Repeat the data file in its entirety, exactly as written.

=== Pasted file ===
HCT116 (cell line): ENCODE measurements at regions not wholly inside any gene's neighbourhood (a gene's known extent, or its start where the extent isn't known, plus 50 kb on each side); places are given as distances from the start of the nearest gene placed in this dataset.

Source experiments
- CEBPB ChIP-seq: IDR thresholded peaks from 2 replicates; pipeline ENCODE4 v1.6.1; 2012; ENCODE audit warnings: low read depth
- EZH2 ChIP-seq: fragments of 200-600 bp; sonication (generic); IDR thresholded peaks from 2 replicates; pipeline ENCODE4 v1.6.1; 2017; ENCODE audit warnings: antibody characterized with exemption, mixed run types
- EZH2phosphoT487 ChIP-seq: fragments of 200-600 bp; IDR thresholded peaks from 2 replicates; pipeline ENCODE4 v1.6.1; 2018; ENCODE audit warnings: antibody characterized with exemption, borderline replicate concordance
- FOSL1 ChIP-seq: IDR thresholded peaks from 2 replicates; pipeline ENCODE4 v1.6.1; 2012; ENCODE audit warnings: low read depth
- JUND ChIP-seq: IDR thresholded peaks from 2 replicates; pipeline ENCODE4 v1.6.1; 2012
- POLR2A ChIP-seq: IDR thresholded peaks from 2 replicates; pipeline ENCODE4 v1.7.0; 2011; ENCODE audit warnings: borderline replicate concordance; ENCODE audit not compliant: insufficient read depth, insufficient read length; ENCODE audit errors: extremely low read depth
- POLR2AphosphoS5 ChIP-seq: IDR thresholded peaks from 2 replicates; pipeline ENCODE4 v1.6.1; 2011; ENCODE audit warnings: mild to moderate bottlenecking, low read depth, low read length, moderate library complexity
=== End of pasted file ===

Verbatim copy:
HCT116 (cell line): ENCODE measurements at regions not wholly inside any gene's neighbourhood (a gene's known extent, or its start where the extent isn't known, plus 50 kb on each side); places are given as distances from the start of the nearest gene placed in this dataset.

Source experiments
- CEBPB ChIP-seq: IDR thresholded peaks from 2 replicates; pipeline ENCODE4 v1.6.1; 2012; ENCODE audit warnings: low read depth
- EZH2 ChIP-seq: fragments of 200-600 bp; sonication (generic); IDR thresholded peaks from 2 replicates; pipeline ENCODE4 v1.6.1; 2017; ENCODE audit warnings: antibody characterized with exemption, mixed run types
- EZH2phosphoT487 ChIP-seq: fragments of 200-600 bp; IDR thresholded peaks from 2 replicates; pipeline ENCODE4 v1.6.1; 2018; ENCODE audit warnings: antibody characterized with exemption, borderline replicate concordance
- FOSL1 ChIP-seq: IDR thresholded peaks from 2 replicates; pipeline ENCODE4 v1.6.1; 2012; ENCODE audit warnings: low read depth
- JUND ChIP-seq: IDR thresholded peaks from 2 replicates; pipeline ENCODE4 v1.6.1; 2012
- POLR2A ChIP-seq: IDR thresholded peaks from 2 replicates; pipeline ENCODE4 v1.7.0; 2011; ENCODE audit warnings: borderline replicate concordance; ENCODE audit not compliant: insufficient read depth, insufficient read length; ENCODE audit errors: extremely low read depth
- POLR2AphosphoS5 ChIP-seq: IDR thresholded peaks from 2 replicates; pipeline ENCODE4 v1.6.1; 2011; ENCODE audit warnings: mild to moderate bottlenecking, low read depth, low read length, moderate library complexity